Markets Rethink Inflation Amidst Fed Pivot
The quote “this too shall pass” may be apropos for the strain of higher inflation, higher interest rates, and increased volatility is having on all of us. For the mortgage market, it is an arm-wrestling match with interest rates, each day, in real-time.
Unfortunately, our instinct has been that once inflation is left to run hot for longer, it infects all aspects of the economy and does not retreat quickly. We opined recently that we were concerned Fed Chairman Powell’s press conference in early February was way too optimistic about the pace of cooling inflation. Also odd was the Fed’s belief that financial conditions were nearing a neutral level of tightening while most economists were seeing financial conditions ease up again. All of this has now come home to roost with CPI, PPI, January jobs report, and PCE, all of which came in hotter than expected. It is now widely believed that the Fed will need to raise interest rates further while also holding rates higher for longer to ensure inflation is wrung out of the system.
Financial Reality: Recession, Rates, & The Grind
Regardless of the popular belief that rates will continue to rise for a longer period, we suspect that the economy may be in a recession. As a result, the higher cost of living is impacting spending, which may come through in the data sooner than later. Mortgage rates are certainly making it harder for borrowers to qualify for home loans as well as purchase or refinance commercial properties. Bank liquidity remains tight, credit card balances are soaring, and high-risk auto loans are rolling over. All are signs that the consumer is under pressure. The lagging effects of monetary policy take time and the thinking is that the jumbo rate hikes from last year take about 9 months to work their way into the system. Should the economy fall into an official recession, the Fed will be forced to lower rates. At what point the Fed rate hikes break something is unknown, but we are no longer in a low-interest rate market as interest has returned to a normal level.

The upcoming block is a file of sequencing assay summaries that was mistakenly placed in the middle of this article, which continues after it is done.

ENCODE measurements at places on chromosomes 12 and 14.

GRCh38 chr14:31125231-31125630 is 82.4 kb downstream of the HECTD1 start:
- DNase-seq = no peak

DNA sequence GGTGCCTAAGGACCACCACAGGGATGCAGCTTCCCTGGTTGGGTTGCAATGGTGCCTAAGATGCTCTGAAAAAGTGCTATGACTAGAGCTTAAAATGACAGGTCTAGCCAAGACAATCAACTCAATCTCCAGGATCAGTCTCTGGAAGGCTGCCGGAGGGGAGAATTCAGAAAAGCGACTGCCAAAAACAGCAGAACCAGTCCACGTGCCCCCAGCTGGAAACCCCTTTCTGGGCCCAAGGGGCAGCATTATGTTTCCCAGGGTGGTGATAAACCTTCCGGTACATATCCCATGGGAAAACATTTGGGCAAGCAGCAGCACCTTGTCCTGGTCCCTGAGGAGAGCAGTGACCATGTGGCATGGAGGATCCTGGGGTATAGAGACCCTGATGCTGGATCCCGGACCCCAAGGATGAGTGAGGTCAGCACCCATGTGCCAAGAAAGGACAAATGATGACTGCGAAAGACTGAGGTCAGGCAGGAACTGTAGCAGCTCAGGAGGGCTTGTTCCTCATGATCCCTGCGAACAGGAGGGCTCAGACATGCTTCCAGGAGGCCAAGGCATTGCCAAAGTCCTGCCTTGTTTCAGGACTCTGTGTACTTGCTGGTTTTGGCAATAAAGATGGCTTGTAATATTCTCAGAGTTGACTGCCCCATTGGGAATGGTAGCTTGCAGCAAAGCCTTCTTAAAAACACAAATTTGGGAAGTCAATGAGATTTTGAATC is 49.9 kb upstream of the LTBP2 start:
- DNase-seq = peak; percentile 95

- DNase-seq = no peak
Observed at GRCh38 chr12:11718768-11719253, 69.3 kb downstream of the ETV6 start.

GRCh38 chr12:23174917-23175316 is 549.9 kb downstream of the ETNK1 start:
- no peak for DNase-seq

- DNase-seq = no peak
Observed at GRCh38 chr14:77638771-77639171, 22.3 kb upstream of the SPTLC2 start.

Our motto is that you must live in the world you are in, and not the one you want. Applying this to real estate means working much harder for much less, and seeing deals come and go. Again, we are of the firm belief that many prospective buyers are actively looking for a discount on the price to overcome the big increase in monthly mortgage payments. We are starting to see signs of more favorable negotiations between buyers and sellers, which is encouraging. For the deals that big banks refuse to fund, local banks are doing whatever they can to make common sense decisions on successfully closing such deals. The reinstatement of a busy market will take time. For now, it remains a grind.